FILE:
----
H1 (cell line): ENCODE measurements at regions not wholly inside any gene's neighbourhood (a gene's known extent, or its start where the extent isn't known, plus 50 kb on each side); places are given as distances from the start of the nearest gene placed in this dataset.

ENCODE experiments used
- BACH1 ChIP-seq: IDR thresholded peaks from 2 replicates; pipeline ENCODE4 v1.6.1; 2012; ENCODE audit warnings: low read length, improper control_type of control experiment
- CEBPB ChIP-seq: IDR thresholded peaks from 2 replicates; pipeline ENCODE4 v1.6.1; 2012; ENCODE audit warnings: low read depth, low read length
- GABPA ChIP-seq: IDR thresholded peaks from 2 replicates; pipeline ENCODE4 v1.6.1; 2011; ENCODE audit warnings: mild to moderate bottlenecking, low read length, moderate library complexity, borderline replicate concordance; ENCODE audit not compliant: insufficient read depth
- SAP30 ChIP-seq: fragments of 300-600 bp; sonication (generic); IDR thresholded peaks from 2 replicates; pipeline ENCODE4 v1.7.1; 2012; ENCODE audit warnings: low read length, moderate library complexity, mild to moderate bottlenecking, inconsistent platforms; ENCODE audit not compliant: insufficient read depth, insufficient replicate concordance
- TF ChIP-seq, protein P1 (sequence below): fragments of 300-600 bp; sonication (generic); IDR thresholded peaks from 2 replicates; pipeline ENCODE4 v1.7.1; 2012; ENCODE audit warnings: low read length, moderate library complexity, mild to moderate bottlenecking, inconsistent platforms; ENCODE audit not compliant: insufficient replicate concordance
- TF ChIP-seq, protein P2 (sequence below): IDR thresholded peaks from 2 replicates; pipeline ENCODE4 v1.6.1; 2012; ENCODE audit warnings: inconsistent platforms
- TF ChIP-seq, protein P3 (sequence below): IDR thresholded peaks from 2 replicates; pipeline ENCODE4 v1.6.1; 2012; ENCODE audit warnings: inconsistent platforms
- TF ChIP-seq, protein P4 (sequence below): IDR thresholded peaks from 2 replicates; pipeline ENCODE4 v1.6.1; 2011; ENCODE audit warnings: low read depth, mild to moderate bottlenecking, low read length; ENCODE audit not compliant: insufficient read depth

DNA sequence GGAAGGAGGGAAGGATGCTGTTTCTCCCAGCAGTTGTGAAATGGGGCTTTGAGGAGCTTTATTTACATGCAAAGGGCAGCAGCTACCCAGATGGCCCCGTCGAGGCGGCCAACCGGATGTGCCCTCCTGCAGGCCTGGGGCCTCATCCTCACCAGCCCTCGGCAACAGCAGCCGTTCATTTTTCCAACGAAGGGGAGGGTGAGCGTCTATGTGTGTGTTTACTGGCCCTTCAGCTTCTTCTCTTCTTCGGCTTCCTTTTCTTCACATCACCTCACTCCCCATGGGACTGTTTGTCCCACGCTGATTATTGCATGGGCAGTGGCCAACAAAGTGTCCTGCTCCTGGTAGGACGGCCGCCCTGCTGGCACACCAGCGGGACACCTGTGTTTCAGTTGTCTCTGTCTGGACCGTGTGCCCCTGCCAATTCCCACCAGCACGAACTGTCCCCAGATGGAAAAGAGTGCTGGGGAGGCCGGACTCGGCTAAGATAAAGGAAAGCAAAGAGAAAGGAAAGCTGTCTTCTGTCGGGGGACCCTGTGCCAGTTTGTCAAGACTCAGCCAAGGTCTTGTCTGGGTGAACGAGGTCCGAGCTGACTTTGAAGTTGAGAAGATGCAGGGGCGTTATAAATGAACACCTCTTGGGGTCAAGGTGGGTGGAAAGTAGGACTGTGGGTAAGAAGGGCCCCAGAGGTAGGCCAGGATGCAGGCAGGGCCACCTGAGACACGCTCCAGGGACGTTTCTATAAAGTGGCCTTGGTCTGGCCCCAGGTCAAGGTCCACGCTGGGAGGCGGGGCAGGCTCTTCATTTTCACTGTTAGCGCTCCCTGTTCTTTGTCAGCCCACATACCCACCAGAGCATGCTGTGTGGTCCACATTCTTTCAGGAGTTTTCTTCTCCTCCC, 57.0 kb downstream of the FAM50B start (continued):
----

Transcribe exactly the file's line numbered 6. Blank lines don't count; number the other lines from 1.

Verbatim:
- SAP30 ChIP-seq: fragments of 300-600 bp; sonication (generic); IDR thresholded peaks from 2 replicates; pipeline ENCODE4 v1.7.1; 2012; ENCODE audit warnings: low read length, moderate library complexity, mild to moderate bottlenecking, inconsistent platforms; ENCODE audit not compliant: insufficient read depth, insufficient replicate concordance